Bankruptcy & Insolvency: Mining Remediation

Yukon (Government of) v. Yukon Zinc, 2021 YKCA 2 (39659)
The Yukon Zinc Corporation’s principal asset was a zinc-silver-lead mine (the Wolverine Mine) located in Yukon. The mine operated for about three years before it entered financial difficulties. It made a filing under the Companies’ Creditors Arrangement Act and successfully reorganized with funds provided by its sole shareholder. When Yukon Zinc was deemed to have made an assignment into bankruptcy, the Government applied for declarations it had a provable claim in the bankruptcy for the undisputed estimated future costs for the remediation and final closure plan for the mine ($35,548,650); and its claim secured as described in s. 14.06(7) of the BIA. The chambers judge concluded the estimated cost for remediation and closure of the mine was not sufficiently certain to make it into a provable claim in bankruptcy. Those costs, beyond the security held, would be a provable claim in bankruptcy once they are actually incurred. That claim would rank in priority over any other claim, right, charge or security against the property, including the mineral claims. The Yukon C.A. concluded the Government did not have a provable claim, contingent or otherwise, in bankruptcy because mineral leases are interests in real property, not real property. “The application for leave to appeal…is dismissed.”
 

Bankruptcy & Insolvency: Mining Remediation

Welichem Research General Partnership v. Government of Yukon, et al., 2021 YKCA 2 (39660)
Similar summary to that immediately above. “The application for leave to appeal…is dismissed with costs.”
 

Condos: Condo Owner Claims

Wang v. Owners, Strata Plan LMS 2970, 2020 BCCA 356 (39738)
Ms. Wang brought a proceeding before the B.C. Civil Resolution Tribunal claiming the condo council refused to post a notice describing vandalism to her car and her allegation Mr. Chao Wang vandalized her car and the council refused to allow her husband to attend the meeting reviewing her request. The Tribunal dismissed the claims. The B.C.S.C. denied leave to appeal. The B.C.C.A. dismissed an appeal. “The application for leave to appeal…is dismissed.”
 

Condos: Condo Owner Claims

Wang v. Owners, Strata Plan LMS 2970, 2020 BCCA 356 (39747)
Similar summary to that immediately above. “The motion for an extension of time to serve and file the application for leave to appeal is granted. The application for leave to appeal…is dismissed.”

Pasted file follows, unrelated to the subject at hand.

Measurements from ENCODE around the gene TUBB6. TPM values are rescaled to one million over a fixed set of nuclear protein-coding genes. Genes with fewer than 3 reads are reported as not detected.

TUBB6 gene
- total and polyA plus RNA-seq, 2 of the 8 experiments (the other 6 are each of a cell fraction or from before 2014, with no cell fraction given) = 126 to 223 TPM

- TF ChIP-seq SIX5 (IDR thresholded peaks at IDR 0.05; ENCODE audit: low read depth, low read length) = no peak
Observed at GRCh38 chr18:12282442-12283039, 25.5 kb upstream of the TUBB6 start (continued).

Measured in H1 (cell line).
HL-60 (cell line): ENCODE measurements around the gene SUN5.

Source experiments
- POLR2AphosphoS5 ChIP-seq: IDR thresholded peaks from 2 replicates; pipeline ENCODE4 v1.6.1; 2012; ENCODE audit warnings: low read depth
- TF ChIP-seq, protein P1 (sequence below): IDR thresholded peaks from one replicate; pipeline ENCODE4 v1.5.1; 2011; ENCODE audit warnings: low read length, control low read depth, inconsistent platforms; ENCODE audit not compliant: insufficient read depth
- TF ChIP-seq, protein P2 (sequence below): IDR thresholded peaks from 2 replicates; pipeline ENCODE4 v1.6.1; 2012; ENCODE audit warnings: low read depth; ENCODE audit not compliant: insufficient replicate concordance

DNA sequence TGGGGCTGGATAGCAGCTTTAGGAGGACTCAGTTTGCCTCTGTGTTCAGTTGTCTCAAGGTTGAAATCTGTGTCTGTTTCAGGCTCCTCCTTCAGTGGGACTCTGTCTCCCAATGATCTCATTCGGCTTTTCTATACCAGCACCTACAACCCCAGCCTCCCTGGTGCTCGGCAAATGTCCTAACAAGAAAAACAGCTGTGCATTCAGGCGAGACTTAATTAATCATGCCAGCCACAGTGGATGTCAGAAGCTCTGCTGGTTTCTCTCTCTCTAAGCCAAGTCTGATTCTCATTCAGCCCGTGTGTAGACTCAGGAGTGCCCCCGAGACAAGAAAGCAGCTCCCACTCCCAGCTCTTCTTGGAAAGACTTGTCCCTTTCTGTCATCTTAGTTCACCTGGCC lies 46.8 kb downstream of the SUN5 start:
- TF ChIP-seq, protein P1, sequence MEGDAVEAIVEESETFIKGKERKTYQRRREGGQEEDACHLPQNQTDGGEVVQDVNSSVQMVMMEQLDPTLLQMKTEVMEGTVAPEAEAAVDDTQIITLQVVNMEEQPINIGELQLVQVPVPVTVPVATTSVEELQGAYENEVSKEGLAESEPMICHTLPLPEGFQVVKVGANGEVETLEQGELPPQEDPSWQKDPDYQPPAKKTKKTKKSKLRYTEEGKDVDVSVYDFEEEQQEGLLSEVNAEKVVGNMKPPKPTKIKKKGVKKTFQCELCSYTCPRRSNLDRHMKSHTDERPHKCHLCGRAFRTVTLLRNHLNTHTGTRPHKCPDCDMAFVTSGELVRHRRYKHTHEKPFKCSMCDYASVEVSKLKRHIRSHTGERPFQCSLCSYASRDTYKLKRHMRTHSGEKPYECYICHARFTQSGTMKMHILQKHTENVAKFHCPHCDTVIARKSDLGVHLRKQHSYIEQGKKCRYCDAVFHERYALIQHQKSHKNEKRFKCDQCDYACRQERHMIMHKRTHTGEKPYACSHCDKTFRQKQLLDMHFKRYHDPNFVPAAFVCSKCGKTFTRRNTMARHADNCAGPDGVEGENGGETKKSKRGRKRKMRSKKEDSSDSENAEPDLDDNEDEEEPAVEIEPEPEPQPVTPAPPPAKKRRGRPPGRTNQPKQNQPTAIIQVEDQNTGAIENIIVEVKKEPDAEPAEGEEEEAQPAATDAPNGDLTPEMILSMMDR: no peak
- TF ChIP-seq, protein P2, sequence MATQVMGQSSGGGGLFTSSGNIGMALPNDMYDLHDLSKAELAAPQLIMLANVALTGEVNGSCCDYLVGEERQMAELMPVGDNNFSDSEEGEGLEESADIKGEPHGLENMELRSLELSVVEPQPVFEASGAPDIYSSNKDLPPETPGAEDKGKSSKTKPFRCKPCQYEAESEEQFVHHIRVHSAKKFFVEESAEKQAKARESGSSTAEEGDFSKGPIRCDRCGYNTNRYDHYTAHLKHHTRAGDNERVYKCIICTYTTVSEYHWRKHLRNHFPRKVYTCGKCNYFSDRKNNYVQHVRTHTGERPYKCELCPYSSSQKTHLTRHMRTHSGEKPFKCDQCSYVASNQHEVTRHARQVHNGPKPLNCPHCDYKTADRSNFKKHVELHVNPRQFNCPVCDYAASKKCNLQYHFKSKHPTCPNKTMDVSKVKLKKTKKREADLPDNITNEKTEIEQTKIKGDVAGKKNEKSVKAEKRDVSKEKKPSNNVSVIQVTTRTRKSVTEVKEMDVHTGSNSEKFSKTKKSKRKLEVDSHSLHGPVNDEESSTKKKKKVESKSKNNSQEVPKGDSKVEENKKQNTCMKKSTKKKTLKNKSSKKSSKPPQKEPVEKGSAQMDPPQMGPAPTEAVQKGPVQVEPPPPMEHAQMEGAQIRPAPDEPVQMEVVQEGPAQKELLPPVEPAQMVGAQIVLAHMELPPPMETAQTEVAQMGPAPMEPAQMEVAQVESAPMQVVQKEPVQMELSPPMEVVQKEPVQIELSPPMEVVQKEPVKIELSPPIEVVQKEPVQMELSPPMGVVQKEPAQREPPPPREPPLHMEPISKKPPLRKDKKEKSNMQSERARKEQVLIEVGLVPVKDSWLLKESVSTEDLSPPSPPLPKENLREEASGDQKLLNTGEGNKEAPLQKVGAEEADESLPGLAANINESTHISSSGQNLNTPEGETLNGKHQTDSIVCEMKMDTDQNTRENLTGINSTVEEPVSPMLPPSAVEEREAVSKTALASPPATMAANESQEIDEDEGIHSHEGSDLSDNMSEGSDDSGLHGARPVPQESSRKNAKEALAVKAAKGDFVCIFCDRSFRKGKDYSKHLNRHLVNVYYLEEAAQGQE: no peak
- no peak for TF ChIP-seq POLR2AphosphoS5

Criminal Law: Mandatory Minimums

Chung v. R., 2021 ONCA 188 (39705)
Ms. Chung was convicted of fraud and possession of property obtained by crime. She was sentenced in part to a $2.3M fine in lieu of forfeiture with 6 years jail time if default of payment of the fine. The sentencing judge held s. 462.37(4) of the Criminal Code which required determining the term of imprisonment for default at the time of imposing the fine in lieu of forfeiture and which set a 5‑year mandatory minimum sentence in Ms. Chung’s circumstances does not breach ss. 7 or 12 of the Charter. The Ont. C.A. allowed an appeal from sentence in part, altering other parts of the sentence but not the fine in lieu of forfeiture or the 6 years if default of payment of the fine. ‘The motion for an extension of time to serve and file the application for leave to appeal is granted. The application for leave to appeal…is dismissed.”
 

Criminal Law: Sexual and Other Offences

A.L.M. v. R., 2021 ABCA 134 (39601)
There is a publication ban on the party in the context of sexual assault, unlawful confinement, and assault causing bodily harm. “The application for leave to appeal…is dismissed.”
 

Criminal Law: Sexual Assault

K.J.G. v. R., 2021 BCCA 187 (39689)
There is a publication ban in this case, in the context of sexual assault. “The application for leave to appeal…is dismissed.”
 

Family Law: Equalization Payments

Makeeva v. Makeev, 2021 ONCA 232 (39706)
The parties married in 2000 and separated in 2015. They have two children, born in 2006 and 2011. Custody and access of the children was resolved by way of a consent order. At trial, the Respondent was ordered to pay monthly child support of $428, the Applicant ordered to pay monthly spousal support of $905 and the Applicant ordered to pay $17,419 as an equalization payment to the Respondent. The Applicant’s appeal was dismissed but the Respondent’s cross-appeal allowed and the equalization payment ordered by the trial judge was amended to $50,812. “The application for leave to appeal…is dismissed with costs in accordance with the tariff of fees and disbursements set out in Schedule B of the Rules of the Supreme Court of Canada.”
 

Family Law: Parental Child Abduction

N.M. v. R., 2019 QCCA 1945 (39574)
There is a publication ban in this case, a publication ban on the party, and certain information not available to the public, in the context of parental child abduction. “The motion for an extension of time to serve and file the application for leave to appeal…is dismissed.”
 

Insurance: Universal Life Policies